Row of houses with balconies found in Pompeii

Archaeologists excavating have discovered a row of houses with intact second story balconies. So far four adjacent balconies have been unearthed, plus the remains of railings, tile roofs and even empty amphorae that had been tilted on their sides to dry out in the sun.

Second floors of buildings are very seldom found in Pompeii because of the way the eruption of Vesuvius struck the city, burying it from above first with a six-hour fall of pumice and ash. The weight of the volcanic material caused roofs and storeys to collapse and suffocated people as they sought shelter. The superheated pyroclastic surges that followed reduced people and buildings to ashes. Herculaneum, on the other hand, was destroyed by volcanic pyroclasts that flooded the city from bottom to top and then way over the top. They hardened into 20 meters of dense rock, preserving structures and carbonized organic material for 2,000 years.

The balconies were found in a previously unexcavated section of Regio V of the ancient city known as “the wedge” because of its triangular shape. The excavation in this area has been highly productive, rich with frescoed walls in vivid colors and designs — ochre and pompeiian red, geometrics, animals, florals, winged cupids — but the discovery of a whole alley of balconies preserved in great detail is unique for Pompeii.

The excavation is ongoing and in the upcoming months more may be found. Meanwhile, the dig team, which is composed of more than 40 experts from architects to archaeologists to archaeobotanists, is exploring the site more thoroughly than ever with the aid of technology like drones, nanocameras and laser scanners. In the course of their work, they’ve uncovered the very beginnings of Pompeiian archaeology, the excavations of the mid-1700s, which were accomplished by digging one very deep hole and then digging long tunnels radiating out from the central pit. This was not archaeology as the professional discipline dedicated to the pursuit of knowledge and preservation of material culture. It was treasure-hunting, pure and simple, and the archaeological team walking in their footsteps today has found evidence of this in the things they dropped or deliberately left behind because they considered them of little value, including fresco fragments and a large, handsome bronze vessel missing one of its handles.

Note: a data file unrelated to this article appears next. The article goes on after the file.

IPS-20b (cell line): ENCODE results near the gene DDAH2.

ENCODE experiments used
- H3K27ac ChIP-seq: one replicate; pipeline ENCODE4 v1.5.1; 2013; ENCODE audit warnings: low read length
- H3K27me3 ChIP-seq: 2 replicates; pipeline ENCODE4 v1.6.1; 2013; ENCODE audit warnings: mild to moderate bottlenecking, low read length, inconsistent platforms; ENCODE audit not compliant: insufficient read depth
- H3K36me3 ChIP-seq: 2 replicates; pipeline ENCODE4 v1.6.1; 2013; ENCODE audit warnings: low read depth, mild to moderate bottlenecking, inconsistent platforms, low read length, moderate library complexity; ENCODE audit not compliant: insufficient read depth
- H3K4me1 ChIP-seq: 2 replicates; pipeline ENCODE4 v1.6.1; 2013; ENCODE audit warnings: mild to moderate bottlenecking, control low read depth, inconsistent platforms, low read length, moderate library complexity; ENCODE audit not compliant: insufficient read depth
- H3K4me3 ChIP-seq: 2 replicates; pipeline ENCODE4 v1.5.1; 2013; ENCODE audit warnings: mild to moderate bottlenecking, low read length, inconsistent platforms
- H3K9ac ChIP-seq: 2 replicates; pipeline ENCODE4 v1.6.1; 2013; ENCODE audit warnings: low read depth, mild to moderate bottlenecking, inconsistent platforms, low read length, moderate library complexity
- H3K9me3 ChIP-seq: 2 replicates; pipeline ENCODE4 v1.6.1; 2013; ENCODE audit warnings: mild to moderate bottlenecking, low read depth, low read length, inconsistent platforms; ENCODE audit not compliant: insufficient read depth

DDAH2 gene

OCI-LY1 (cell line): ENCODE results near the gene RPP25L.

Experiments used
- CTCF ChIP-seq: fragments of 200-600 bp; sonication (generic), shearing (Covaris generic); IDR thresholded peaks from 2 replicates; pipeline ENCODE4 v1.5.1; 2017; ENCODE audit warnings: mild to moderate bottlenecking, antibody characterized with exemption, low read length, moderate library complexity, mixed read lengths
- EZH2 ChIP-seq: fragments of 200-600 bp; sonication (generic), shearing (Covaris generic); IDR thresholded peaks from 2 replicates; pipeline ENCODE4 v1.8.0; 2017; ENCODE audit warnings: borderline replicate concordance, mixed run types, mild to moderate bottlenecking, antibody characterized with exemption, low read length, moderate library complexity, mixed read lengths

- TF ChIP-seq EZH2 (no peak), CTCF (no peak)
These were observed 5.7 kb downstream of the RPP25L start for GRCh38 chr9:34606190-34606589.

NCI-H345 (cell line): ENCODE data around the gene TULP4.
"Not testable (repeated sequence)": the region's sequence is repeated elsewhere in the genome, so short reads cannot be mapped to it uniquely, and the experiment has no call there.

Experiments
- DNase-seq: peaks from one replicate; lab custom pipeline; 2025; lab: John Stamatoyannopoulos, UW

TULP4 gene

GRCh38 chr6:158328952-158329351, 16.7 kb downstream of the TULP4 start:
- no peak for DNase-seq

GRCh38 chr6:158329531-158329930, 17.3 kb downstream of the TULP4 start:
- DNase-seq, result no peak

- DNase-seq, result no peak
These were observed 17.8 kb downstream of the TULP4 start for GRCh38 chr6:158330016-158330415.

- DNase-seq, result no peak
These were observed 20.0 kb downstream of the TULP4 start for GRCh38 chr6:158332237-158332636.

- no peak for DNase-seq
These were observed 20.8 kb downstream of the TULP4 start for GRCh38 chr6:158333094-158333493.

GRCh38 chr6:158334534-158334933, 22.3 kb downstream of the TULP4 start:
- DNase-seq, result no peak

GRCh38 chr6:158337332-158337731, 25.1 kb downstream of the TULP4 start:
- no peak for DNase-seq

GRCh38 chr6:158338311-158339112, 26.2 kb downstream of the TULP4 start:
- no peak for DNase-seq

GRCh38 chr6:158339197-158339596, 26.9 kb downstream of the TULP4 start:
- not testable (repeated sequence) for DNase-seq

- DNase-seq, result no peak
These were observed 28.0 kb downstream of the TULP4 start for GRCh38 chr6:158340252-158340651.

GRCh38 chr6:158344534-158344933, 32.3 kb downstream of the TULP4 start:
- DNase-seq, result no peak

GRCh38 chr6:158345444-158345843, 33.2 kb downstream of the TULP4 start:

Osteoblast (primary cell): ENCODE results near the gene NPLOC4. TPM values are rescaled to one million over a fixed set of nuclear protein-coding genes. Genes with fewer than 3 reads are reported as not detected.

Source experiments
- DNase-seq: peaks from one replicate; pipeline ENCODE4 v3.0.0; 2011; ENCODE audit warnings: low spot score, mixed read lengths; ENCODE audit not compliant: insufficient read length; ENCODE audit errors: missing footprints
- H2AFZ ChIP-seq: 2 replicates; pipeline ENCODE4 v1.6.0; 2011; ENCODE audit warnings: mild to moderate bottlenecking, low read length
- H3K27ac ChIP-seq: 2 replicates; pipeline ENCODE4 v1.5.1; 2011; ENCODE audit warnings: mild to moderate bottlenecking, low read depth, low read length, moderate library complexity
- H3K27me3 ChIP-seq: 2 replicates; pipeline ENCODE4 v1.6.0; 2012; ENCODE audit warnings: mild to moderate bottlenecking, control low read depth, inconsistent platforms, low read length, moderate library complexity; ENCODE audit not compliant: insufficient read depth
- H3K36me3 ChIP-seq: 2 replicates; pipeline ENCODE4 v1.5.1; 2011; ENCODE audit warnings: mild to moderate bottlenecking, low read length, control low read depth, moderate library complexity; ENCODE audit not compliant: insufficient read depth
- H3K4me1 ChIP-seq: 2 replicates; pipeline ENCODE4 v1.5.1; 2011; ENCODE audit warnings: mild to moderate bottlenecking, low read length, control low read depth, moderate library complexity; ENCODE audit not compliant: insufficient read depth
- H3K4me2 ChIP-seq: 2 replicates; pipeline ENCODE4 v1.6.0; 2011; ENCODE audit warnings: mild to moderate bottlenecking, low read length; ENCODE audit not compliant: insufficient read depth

The newly discovered homes and their balconies will be stabilized and added to a new route that will take visitors from the Via di Nola to the Alley of the Silver Wedding, the latter of which takes it name from a luxury villa found on the street. The House of the Silver Wedding is sumptuously appointed, featuring a grand atrium with Corinthian columns 23 feet high, elaborate frescoes in the dining room, mosaics depicting a Roman aqueduct in the private baths, and even rich Pompeiian red frescoes on a cream background covering the entire wall of a small latrine off the kitchen. The villa has been closed for decades but is in the process of being restored and will be reopened to the public as part of the new route. You can get a glimpse of its many wonders in this video tour.

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